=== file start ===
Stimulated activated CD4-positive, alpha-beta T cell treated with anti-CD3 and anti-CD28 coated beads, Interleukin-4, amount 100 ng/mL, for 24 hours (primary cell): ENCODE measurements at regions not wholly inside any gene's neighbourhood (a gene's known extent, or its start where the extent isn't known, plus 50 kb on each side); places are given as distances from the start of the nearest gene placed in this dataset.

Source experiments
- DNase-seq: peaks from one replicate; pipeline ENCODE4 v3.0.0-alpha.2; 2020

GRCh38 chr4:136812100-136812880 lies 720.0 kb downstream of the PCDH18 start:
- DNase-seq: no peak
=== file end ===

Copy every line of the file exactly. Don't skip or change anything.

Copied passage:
Stimulated activated CD4-positive, alpha-beta T cell treated with anti-CD3 and anti-CD28 coated beads, Interleukin-4, amount 100 ng/mL, for 24 hours (primary cell): ENCODE measurements at regions not wholly inside any gene's neighbourhood (a gene's known extent, or its start where the extent isn't known, plus 50 kb on each side); places are given as distances from the start of the nearest gene placed in this dataset.

Source experiments
- DNase-seq: peaks from one replicate; pipeline ENCODE4 v3.0.0-alpha.2; 2020

GRCh38 chr4:136812100-136812880 lies 720.0 kb downstream of the PCDH18 start:
- DNase-seq: no peak